Gold prices have been pressured by a stronger US dollar and rising interest rates, dropping for a third session, but were underpinned by political worries and uncertainty about this week’s huge US bond auctions.
The dollar continued its rebound from three-year lows as investors shrugged off worries about the US budget deficit and focused on large US government debt auctions this week.
‘Gold is under pressure form the dollar index rallying significantly and interest rates continuing to rise,’ said Phillip Streible, senior commodities strategist at RJO Futures.
‘I wouldn’t be surprised to see gold hold the 50-day moving average at $US1,316.’
Spot gold shed 1.3 per cent at $US1,328.71 an ounce by 1.35 pm Tuesday EST (0535 Wednesday AEDT), dropping to $US1,328.26, its lowest since February 14.
US gold futures futures for April delivery settled down $US25, or 1.8 per cent, at $US1,331.20 per ounce.
The US Treasury Department Tuesday sold record amounts of three-month and six-month bills at the highest interest rates for these maturities at auctions in more than nine years, Treasury data showed.
The US Treasury will sell more than $US250 billion worth of new debt this week, which analysts said would be a key gauge of international investors’ appetite for US assets.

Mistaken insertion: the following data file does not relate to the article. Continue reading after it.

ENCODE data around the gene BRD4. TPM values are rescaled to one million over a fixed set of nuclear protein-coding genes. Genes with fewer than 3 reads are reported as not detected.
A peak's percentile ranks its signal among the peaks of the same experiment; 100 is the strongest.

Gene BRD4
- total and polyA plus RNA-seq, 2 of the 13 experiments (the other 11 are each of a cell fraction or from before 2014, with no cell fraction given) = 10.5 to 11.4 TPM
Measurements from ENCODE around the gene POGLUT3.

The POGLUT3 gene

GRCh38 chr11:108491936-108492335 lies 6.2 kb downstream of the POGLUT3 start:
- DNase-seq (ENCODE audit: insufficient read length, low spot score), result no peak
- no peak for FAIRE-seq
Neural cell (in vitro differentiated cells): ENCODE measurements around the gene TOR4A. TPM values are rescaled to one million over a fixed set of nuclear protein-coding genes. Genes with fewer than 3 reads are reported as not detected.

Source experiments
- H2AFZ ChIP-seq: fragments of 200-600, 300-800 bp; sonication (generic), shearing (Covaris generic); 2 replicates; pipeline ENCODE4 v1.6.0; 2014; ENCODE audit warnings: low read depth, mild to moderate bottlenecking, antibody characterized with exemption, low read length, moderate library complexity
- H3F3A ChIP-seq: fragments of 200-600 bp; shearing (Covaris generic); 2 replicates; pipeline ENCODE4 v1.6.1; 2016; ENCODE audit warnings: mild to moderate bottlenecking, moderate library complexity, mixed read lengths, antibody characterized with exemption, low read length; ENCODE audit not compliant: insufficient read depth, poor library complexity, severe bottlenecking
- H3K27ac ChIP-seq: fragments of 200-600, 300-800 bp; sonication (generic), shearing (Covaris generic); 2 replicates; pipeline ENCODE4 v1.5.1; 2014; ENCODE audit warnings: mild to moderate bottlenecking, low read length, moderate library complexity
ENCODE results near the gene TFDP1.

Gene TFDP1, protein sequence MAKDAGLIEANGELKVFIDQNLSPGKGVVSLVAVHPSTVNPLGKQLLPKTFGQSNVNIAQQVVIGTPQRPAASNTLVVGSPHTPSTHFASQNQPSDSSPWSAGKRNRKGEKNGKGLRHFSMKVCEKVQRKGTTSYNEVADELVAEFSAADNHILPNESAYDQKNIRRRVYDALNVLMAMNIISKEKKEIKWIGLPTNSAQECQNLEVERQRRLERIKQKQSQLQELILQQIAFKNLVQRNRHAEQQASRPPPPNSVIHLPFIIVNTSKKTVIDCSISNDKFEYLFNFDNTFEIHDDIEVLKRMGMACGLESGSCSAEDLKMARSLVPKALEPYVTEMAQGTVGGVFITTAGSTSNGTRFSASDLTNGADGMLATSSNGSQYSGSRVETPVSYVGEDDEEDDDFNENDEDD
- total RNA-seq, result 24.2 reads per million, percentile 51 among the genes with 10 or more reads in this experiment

The dollar has sold off in recent months on worries that the Trump administration’s recently passed tax cuts and plans for large government spending would widen the deficit.
Spot gold is expected to fall to the next support level at $US1,326, according to Reuters technical analyst Wang Tao.
Geopolitical uncertainty, ranging from disunity at the recent Munich security conference to threatened US trade sanctions, may increase safe-haven demand for gold, said Ole Hansen, head of commodity strategy at Saxo Bank in Copenhagen.
Gold investors are also anticipating the release on Wednesday of the US Federal Reserve’s January policy meeting minutes and the Thursday release of the European Central Bank’s latest policy meeting minutes.
Meanwhile, silver slipped 1.2 per cent to $US16.46 an ounce, hitting $US16.44, its lowest since February 14.
Palladium added 0.1 per cent at $US1,033.99 an ounce, after rising to the highest since February 2 at $US1,050 in the previous session.
A major low was achieved earlier in February when palladium hit $US957.75, Stephanie Aymes, head of technical analysis at Societe Generale, said in a note.
‘A break past $US1,055 will prompt accrued positive signals towards $US1,071/78…and more importantly towards the channel upper band at $US1,145/55.’
Platinum dropped 0.2 per cent to $US1,000.20 an ounce after rising to a three-week high of $US1,013.60 on Monday.